Ballet Maribor presents Radio and Juliet

The Byham Theater was host to the United States premiere of Ballet Maribor’s Radio and Juliet this Saturday night as part of the Pittsburgh International Festival of Firsts.

The Slovenian ballet company Ballet Maribor and Romanian-born choreographer Edward Clug presented a sensational performance, dancing the world-renowned tragic love story of Romeo and Juliet to the music of Radiohead, merging modern dance, music, and film to create something remarkable.

The six dancers, five males (including Clug) and one female, bring Clug’s modern interpretation of the Shakespeare tragedy to life through precise and powerful contemporary abstract dance. Dressed in black trousers and suit jackets, the male dancers represent masculinity and the modern working man, with each in turn trying to seduce Juliet, dressed in corset and pointe shoes, who is ultimately the main focus of the story. As Clug explains, “Everything in this story develops around Juliet; it’s a performance about her, with this woman presented in a masculine universe.” In the opening scene, Juliet sees Romeo lying dead next to her and the story is then told in reverse.

Through abstract and sharp movements, the audience is subjected to conflict, hatred, anger, despair, violence, and death, while smoother, more delicate moves display love and hope. The profound music of Radiohead helps emphasize these themes, through the lyrics, such as “Every day, every hour, wish that I was bullet proof,” during the scene that depicts the death of Mercutio, and the sound, such as the crescendoing dissonance in “Sit down, Stand up,” and the breathtaking intensity of “We Suck Young Blood.”

“Obviously, I like Radiohead very much. Their music has a really special atmosphere, and their lyrics — for me they are contemporary poetry,” Clug said.

In addition to the contemporary dance, sounds, and lyrics, the ballet cuts to a video on a large screen at the rear of the stage at various points throughout the 58-minute production. The screen displays powerful images of Juliet lying on a mattress in an otherwise bare room, Juliet walking slowly to a window, Juliet lying fully clothed in a bath — in an extremely effective portrayal of pain, despair, lost love, and loneliness. The lighting also plays an important role in the ballet, particularly during a heart-wrenching love scene where Romeo and Juliet perform an intense dance, their entwining moving bodies silhouetted against a brightly lit screen.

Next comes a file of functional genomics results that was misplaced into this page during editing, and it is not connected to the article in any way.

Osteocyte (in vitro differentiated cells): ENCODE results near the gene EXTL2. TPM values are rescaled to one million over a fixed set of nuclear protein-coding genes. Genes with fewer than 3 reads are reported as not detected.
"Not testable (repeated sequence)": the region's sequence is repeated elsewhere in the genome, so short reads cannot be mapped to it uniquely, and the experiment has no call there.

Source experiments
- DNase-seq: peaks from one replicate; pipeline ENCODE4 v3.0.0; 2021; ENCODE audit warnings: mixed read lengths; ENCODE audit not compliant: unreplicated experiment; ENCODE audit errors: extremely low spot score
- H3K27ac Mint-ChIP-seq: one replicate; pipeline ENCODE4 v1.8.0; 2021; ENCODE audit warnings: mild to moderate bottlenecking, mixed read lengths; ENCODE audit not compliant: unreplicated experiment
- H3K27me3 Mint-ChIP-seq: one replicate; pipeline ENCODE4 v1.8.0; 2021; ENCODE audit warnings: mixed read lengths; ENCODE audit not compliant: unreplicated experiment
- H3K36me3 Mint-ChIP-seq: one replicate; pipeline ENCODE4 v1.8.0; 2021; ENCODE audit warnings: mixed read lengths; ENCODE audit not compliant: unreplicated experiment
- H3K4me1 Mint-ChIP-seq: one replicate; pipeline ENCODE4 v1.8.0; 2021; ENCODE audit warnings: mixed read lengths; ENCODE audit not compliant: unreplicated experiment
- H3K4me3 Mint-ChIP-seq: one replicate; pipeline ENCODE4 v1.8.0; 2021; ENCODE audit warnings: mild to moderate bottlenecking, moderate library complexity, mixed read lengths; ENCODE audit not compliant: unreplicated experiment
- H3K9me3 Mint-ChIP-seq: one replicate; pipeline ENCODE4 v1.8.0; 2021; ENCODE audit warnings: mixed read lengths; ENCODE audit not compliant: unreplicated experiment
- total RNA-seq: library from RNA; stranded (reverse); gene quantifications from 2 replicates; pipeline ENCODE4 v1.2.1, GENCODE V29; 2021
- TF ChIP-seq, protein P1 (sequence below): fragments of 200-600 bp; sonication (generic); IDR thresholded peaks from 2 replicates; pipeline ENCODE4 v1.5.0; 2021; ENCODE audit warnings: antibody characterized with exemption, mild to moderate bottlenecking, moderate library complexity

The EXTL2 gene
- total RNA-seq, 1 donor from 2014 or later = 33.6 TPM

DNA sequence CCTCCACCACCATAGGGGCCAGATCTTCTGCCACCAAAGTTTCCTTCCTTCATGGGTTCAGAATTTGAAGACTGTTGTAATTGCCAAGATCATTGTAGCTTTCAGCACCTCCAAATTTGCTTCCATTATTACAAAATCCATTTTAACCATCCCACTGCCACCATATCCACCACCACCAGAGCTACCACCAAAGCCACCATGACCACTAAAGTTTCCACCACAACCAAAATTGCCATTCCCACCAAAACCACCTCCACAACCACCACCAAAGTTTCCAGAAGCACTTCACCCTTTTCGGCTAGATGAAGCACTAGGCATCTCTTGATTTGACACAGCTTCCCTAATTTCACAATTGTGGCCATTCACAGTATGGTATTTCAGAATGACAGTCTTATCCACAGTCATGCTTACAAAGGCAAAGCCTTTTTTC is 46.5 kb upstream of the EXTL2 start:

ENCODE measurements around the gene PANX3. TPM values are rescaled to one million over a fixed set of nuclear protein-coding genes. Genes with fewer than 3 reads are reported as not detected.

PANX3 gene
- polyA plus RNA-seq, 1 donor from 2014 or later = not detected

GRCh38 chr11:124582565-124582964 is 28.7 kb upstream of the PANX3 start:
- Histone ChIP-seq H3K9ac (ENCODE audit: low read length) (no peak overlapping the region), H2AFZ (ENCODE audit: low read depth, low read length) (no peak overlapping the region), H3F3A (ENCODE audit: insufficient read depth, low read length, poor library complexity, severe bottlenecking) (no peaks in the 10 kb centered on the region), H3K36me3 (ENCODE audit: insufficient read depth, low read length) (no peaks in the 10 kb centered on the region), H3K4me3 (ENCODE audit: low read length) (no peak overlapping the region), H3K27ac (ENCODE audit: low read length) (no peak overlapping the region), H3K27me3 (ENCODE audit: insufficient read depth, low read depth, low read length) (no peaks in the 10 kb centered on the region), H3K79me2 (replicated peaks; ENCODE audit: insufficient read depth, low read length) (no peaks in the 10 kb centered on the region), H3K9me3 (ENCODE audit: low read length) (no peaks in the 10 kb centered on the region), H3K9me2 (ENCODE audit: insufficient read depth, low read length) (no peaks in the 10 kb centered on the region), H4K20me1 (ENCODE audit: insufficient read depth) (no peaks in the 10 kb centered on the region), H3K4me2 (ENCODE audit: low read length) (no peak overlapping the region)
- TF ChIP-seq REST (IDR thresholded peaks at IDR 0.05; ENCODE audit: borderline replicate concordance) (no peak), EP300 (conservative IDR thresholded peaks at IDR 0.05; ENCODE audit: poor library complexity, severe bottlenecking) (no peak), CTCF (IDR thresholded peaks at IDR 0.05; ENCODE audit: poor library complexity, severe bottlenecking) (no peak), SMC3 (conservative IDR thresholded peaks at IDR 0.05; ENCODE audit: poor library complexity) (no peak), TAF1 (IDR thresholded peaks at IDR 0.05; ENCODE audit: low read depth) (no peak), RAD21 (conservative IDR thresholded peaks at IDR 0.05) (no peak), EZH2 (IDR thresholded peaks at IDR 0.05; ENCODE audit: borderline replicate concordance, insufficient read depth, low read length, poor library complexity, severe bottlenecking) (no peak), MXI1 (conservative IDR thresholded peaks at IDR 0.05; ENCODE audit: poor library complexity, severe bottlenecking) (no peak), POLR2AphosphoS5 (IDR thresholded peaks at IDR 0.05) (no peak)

Although the ballet does not closely follow the story of Romeo and Juliet, there are scenes recognizable from the play, such as fight scenes reflecting the conflict between the Montagues and Capulets, the wedding, the Masquerade Ball, during which the male dancers are clad in surgical masks, and the final death scene where Clug swaps poison for a lemon — the only display of color in the entire production. Clug was somewhat reluctant to explain the precise reasoning for this aspect of the adaptation, instead leaving it up to the viewer’s own interpretation.

“We use some symbols at some crucial moments in Shakespeare’s tragedy, and since this is a contemporary and quite abstract performance, the masks have some other significance, but I don’t want to get into that; I’d like to keep it more open. But it’s a reflection of our times.”

Radio and Juliet tells the story of Romeo and Juliet from a different perspective, through brilliantly choreographed and typically European moves, entrancing music, and thought-provoking video that all combine to form a wonderful and beautifully dark modern ballet.